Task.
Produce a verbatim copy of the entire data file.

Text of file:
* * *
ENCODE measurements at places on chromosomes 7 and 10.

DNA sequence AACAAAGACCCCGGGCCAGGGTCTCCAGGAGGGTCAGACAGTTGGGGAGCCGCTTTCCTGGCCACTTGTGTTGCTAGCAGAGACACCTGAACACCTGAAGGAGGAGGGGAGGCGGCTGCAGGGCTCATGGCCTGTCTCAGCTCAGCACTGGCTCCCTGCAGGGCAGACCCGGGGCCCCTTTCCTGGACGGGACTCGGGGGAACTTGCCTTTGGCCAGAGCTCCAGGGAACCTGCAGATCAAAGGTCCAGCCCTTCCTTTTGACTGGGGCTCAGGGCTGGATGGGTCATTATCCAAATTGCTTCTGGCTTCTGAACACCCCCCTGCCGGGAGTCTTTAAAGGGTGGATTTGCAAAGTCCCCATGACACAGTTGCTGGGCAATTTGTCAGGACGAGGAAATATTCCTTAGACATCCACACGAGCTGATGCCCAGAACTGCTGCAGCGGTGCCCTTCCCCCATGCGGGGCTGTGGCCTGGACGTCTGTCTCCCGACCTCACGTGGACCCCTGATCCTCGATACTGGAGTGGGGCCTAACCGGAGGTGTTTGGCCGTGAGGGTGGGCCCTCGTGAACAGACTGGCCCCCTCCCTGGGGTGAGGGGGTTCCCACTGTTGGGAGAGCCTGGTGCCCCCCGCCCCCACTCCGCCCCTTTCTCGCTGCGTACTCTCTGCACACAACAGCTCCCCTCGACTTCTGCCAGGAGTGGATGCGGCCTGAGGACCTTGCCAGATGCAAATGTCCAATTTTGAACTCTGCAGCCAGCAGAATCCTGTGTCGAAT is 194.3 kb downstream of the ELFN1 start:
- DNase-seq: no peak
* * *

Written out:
ENCODE measurements at places on chromosomes 7 and 10.

DNA sequence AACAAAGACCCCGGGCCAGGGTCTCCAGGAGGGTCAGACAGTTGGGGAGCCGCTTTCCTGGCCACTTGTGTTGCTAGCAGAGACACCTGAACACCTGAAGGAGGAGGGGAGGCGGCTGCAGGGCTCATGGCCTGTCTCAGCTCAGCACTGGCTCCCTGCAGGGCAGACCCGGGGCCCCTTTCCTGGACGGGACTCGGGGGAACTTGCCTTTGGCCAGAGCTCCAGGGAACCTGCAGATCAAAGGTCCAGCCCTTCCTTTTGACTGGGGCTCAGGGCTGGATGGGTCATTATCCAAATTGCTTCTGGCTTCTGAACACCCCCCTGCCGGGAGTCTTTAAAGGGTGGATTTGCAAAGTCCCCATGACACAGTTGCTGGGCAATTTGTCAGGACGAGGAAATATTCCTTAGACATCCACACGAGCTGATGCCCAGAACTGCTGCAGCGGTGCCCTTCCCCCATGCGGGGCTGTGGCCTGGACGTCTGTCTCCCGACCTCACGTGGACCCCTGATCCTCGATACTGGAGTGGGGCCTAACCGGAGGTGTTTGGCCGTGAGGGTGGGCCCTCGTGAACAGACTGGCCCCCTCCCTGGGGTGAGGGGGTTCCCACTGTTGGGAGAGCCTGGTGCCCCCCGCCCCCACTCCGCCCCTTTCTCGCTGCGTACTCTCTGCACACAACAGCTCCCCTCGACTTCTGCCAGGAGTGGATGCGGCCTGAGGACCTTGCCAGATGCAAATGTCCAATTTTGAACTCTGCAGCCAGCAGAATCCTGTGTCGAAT is 194.3 kb downstream of the ELFN1 start:
- DNase-seq: no peak